Picking the right format to publish your help files can be tricky, especially if you’re creating your first help manual and you want to avoid the biggest mistakes first time help manual authors make. The right format determines if your users have access to your help files exactly how and when they need it.
If you’re using a help authoring tool (and you should because they make it easier to write better help documents in half the time), publishing in multiple formats should be no trouble at all.
The big question we’re answering today is, should you publish a print manual (hard copy), or a screen manual (PDF, CHM, Web based HTML, eBook format…).
When you write a great help manual you do two things – help customers find and use appropriate solutions easily and slash your business customer support costs significantly.
Even more, customers will be glad to recommend your product, and leaders in your business niche will easily recommend your brand to other experts and their customers. This is why writing a great help manual is one of the best investment any business can make.
But how exactly can you write a great help manual?
There is only one rule for picking the best format for publishing help manuals: pick the format that makes the manual easily accessible for users when they need it and how they need it.
Interestingly, product users have access to several devices, software and digital content including web browsers, PDF, Microsoft Word and smart devices such as smartphones, tablets, Kindle, iPads, Macs… The list is almost endless. This is why writing a quality help manual may be the best investment your business makes.
But with such a long list, what’s the best format for publishing your help manual? Let’s review some of them.
What’s the worst mistake you can make as a first time help manual author?
A good help manual is user-friendly, and contains clear instructions that users can find and use easily. But if you’re a first time help manual author, creating a good one can be a tough task, especially if it’s your first technical writing project.
Interestingly, every great help manual writer had their first moment too, and made several mistakes on their first attempt. We’ve compiled these mistakes, so you wouldn’t repeat any of them. Thankfully, you can learn from these mistakes and create a top-notch help manual on your first attempt.
Let’s face it, help documentation today has a terrible image. Almost everyone you talk to about it has a bad impression of help manuals. There are lots of different reasons for this, some of the most common are:
- It doesn’t answer the questions you have
- You can’t find the answer even though you know it’s in there somewhere
- The manual is hard to navigate
- The documentation is out of date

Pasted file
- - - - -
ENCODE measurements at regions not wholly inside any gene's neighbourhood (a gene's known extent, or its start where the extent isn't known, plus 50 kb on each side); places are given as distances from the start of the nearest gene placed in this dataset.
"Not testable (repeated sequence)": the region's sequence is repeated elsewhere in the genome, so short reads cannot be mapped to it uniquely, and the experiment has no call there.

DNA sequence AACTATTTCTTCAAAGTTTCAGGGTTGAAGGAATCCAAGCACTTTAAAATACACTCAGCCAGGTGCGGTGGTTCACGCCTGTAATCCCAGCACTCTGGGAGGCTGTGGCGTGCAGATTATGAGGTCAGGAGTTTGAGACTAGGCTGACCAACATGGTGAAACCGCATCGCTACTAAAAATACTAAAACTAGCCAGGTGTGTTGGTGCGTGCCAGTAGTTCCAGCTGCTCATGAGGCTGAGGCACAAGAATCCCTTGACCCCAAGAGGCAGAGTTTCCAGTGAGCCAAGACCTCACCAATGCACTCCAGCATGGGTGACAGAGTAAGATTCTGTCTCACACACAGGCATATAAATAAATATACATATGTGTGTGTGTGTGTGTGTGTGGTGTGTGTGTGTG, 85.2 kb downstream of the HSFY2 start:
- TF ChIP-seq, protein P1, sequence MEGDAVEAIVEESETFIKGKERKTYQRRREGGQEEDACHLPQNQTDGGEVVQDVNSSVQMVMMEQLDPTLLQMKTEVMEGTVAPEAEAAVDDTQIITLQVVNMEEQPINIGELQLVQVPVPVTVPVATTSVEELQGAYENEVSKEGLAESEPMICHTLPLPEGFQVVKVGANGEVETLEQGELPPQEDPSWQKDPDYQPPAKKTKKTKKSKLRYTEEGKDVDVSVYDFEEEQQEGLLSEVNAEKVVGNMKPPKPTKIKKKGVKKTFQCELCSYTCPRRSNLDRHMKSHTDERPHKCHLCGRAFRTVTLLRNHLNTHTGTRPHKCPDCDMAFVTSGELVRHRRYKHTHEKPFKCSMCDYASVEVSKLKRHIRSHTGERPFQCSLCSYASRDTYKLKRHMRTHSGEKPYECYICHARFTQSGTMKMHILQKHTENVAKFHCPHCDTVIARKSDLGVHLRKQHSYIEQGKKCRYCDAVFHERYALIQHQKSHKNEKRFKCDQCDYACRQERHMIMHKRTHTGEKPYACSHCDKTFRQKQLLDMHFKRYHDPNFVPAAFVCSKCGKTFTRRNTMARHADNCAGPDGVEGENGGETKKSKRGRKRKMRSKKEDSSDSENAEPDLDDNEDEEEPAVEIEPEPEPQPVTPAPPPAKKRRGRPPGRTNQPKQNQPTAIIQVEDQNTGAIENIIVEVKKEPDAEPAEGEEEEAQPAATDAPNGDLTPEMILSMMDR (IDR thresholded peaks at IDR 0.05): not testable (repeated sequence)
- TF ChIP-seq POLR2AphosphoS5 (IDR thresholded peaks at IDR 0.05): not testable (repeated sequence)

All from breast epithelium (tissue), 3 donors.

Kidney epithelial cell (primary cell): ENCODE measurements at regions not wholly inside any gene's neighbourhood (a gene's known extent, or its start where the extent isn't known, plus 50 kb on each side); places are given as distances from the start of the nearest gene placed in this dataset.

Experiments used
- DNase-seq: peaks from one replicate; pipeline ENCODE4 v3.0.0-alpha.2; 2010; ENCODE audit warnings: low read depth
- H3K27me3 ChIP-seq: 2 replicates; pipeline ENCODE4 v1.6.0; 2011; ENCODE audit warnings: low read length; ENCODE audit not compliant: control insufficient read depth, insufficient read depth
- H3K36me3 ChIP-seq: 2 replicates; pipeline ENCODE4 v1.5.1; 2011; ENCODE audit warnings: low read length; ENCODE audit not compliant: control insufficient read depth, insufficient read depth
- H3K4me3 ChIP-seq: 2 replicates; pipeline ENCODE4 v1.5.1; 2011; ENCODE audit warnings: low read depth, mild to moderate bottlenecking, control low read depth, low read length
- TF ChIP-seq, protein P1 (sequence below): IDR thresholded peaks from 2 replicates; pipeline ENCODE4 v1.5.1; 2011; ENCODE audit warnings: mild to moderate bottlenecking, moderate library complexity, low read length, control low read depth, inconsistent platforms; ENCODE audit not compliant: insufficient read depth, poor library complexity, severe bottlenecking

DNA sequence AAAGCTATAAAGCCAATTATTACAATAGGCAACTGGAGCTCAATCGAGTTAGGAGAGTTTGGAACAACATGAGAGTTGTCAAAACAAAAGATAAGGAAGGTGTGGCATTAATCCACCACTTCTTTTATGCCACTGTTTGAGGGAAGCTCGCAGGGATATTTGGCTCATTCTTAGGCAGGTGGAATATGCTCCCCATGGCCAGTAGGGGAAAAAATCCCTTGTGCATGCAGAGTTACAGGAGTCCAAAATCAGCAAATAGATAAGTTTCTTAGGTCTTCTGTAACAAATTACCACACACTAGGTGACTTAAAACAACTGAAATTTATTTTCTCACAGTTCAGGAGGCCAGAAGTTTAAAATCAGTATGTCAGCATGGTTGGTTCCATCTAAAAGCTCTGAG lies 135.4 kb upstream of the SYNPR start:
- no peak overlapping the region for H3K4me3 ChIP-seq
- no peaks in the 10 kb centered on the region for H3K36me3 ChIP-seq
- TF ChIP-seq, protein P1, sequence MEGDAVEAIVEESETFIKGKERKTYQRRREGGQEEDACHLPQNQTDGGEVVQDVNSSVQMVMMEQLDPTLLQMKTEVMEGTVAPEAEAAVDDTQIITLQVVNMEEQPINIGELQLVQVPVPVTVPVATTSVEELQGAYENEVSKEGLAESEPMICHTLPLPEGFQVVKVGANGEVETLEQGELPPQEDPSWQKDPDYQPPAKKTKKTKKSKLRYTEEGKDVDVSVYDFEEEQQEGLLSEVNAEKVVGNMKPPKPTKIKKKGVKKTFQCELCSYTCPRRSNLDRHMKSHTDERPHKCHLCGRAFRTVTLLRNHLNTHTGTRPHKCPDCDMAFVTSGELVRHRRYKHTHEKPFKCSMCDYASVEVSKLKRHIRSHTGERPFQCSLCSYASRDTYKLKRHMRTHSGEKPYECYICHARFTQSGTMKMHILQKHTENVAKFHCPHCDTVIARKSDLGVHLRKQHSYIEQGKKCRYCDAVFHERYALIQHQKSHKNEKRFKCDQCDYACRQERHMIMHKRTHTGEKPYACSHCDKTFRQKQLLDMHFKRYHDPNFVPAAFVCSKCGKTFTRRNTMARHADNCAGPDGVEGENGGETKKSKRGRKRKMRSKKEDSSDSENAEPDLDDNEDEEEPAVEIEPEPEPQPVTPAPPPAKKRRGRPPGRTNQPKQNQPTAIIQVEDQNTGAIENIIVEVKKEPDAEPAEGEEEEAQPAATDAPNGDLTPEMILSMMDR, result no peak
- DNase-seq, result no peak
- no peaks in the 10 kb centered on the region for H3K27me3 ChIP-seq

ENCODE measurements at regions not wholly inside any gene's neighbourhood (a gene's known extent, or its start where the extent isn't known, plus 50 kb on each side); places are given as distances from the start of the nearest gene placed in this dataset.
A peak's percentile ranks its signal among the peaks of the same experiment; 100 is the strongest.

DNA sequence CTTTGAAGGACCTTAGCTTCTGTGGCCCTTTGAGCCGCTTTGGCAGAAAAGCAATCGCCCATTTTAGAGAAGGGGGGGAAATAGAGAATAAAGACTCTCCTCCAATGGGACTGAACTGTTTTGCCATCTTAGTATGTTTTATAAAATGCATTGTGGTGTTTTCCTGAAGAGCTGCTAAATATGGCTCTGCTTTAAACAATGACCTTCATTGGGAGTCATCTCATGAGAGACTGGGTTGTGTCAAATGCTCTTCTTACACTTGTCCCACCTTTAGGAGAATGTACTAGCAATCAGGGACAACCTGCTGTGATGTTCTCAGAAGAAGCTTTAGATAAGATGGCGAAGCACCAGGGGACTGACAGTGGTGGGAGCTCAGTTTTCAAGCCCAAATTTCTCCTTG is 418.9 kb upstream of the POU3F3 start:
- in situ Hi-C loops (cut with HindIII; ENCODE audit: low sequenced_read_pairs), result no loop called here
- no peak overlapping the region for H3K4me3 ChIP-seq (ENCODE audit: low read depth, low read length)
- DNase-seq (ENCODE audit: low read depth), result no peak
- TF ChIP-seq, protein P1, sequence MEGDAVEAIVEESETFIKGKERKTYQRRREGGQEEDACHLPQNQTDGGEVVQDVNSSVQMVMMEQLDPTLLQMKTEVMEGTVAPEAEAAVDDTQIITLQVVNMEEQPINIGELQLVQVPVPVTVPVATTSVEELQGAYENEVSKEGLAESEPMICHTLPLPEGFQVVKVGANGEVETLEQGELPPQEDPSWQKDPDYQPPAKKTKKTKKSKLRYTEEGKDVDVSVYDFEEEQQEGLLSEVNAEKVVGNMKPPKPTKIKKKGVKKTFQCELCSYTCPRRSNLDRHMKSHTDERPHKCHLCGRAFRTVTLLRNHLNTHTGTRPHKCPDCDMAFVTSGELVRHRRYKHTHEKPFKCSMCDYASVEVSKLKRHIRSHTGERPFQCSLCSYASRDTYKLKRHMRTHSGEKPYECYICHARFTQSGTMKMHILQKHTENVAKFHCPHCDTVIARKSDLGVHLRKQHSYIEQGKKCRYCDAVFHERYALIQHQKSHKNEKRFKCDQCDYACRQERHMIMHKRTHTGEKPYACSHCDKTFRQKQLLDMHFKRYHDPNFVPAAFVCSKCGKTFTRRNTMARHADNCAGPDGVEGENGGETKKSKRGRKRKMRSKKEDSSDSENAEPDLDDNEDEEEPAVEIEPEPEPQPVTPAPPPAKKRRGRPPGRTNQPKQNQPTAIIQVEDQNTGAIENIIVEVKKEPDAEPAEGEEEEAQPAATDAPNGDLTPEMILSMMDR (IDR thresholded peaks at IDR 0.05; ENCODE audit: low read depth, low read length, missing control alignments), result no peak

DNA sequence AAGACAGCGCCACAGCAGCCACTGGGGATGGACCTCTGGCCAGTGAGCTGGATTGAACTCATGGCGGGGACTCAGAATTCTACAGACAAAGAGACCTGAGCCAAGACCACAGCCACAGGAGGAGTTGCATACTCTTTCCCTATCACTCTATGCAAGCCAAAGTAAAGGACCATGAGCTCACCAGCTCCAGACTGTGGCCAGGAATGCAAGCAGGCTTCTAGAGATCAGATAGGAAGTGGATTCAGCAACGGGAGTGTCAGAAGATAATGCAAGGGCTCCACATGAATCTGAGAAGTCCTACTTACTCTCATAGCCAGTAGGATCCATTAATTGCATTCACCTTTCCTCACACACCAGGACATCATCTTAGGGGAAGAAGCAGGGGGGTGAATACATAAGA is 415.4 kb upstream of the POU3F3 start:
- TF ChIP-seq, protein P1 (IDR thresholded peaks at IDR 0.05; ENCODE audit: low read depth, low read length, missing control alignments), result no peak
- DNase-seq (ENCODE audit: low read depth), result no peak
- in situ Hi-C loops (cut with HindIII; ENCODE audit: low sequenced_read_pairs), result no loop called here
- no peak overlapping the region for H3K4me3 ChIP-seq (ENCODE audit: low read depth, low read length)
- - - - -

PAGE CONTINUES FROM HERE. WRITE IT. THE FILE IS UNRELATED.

- The documentation doesn’t exist yet
Many authors of help manuals have discovered that help authoring tools or HAT software programs are a great way to quickly and easily write manuals, and other help documents. Not so many people stop and think about the way using HAT software programs actually benefits everyone else, including the product manufacturer paying for the manual, and the end user of the product.
Microsoft Word is a great piece of software. It allows users to quickly and easily write anything from a school report to business letter. The biggest advantage which Microsoft Word has is user-familiarity, it is a software which most of us have grown up with using it both at school and in the office. For many people it is still the natural choice when they need to write anything in a business environment. And for most purposes Microsoft Word is ideal, but there are some applications including writing product documentation for which it is not so well suited.
There are many reasons why Microsoft Word is not the right tool to help you write product documentation, here are just five of them.
Almost everyone has at least one help related horror story to tell. Whether it is about trying to understand a product when the help manual has been written in such poor English that it is unintelligible, or a product that has shipped with a manual for entirely the wrong model. Perhaps the story is about one of those manuals that are packed so full of details that there is too much information and it becomes almost impossible to find the answer you need quickly. There are many ways that help manuals can go wrong but in general they can usually be broken down into two main areas:
- The manual is out of date or has the wrong information
- The manual is poorly written or is difficult to navigate
Writing a help manual can often be an intensely frustrating process. Everyone understands that the ultimate aim is to create a manual that helps your users solve their difficulties with your products and understand all their functions. The difficulty lies in working out how to get there. Most authors will have had the experience of staring at a blank piece of paper or screen, wondering how to start their latest book or article. When writing help documentation the main problem is deciding how to approach the subject.
Writing help documentation can be a tricky process. You need to learn to think like a product user not a developer. As the person responsible for writing the help documentation you may well have been involved with your product for a while, and have become very familiar with how it works. This is useful when writing help documentation but it can also be a disadvantage as you approach the product in a different way to those looking at it for the first time. What may be obvious to you may be a complete mystery to someone without your prior experience of the product, or knowledge of the design process.